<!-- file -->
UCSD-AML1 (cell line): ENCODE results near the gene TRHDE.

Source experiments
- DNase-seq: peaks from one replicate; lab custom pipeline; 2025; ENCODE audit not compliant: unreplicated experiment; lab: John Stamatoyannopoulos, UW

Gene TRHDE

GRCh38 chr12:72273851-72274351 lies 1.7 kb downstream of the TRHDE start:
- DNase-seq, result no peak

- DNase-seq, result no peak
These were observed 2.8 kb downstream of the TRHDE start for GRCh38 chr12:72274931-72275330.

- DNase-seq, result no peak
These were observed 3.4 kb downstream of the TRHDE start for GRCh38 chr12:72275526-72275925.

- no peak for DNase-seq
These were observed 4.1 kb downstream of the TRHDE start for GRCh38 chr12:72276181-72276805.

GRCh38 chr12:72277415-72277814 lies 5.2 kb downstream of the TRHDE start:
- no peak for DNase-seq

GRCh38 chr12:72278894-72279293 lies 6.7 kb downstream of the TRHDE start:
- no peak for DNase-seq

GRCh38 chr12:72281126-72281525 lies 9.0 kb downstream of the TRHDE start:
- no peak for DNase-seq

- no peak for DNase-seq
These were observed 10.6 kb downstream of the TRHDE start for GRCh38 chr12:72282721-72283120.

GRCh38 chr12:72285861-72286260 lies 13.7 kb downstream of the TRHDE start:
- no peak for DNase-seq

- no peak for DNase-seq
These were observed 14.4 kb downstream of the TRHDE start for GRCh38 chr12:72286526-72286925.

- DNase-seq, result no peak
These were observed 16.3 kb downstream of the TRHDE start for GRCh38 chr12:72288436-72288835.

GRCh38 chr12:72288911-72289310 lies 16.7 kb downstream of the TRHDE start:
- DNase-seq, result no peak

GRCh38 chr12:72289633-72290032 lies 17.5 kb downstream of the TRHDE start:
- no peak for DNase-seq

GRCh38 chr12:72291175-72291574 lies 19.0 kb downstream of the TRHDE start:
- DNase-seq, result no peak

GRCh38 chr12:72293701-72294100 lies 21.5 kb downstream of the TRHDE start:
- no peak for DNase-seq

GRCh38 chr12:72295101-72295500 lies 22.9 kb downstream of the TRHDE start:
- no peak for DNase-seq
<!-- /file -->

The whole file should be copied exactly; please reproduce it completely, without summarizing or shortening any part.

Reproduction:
UCSD-AML1 (cell line): ENCODE results near the gene TRHDE.

Source experiments
- DNase-seq: peaks from one replicate; lab custom pipeline; 2025; ENCODE audit not compliant: unreplicated experiment; lab: John Stamatoyannopoulos, UW

Gene TRHDE

GRCh38 chr12:72273851-72274351 lies 1.7 kb downstream of the TRHDE start:
- DNase-seq, result no peak

- DNase-seq, result no peak
These were observed 2.8 kb downstream of the TRHDE start for GRCh38 chr12:72274931-72275330.

- DNase-seq, result no peak
These were observed 3.4 kb downstream of the TRHDE start for GRCh38 chr12:72275526-72275925.

- no peak for DNase-seq
These were observed 4.1 kb downstream of the TRHDE start for GRCh38 chr12:72276181-72276805.

GRCh38 chr12:72277415-72277814 lies 5.2 kb downstream of the TRHDE start:
- no peak for DNase-seq

GRCh38 chr12:72278894-72279293 lies 6.7 kb downstream of the TRHDE start:
- no peak for DNase-seq

GRCh38 chr12:72281126-72281525 lies 9.0 kb downstream of the TRHDE start:
- no peak for DNase-seq

- no peak for DNase-seq
These were observed 10.6 kb downstream of the TRHDE start for GRCh38 chr12:72282721-72283120.

GRCh38 chr12:72285861-72286260 lies 13.7 kb downstream of the TRHDE start:
- no peak for DNase-seq

- no peak for DNase-seq
These were observed 14.4 kb downstream of the TRHDE start for GRCh38 chr12:72286526-72286925.

- DNase-seq, result no peak
These were observed 16.3 kb downstream of the TRHDE start for GRCh38 chr12:72288436-72288835.

GRCh38 chr12:72288911-72289310 lies 16.7 kb downstream of the TRHDE start:
- DNase-seq, result no peak

GRCh38 chr12:72289633-72290032 lies 17.5 kb downstream of the TRHDE start:
- no peak for DNase-seq

GRCh38 chr12:72291175-72291574 lies 19.0 kb downstream of the TRHDE start:
- DNase-seq, result no peak

GRCh38 chr12:72293701-72294100 lies 21.5 kb downstream of the TRHDE start:
- no peak for DNase-seq

GRCh38 chr12:72295101-72295500 lies 22.9 kb downstream of the TRHDE start:
- no peak for DNase-seq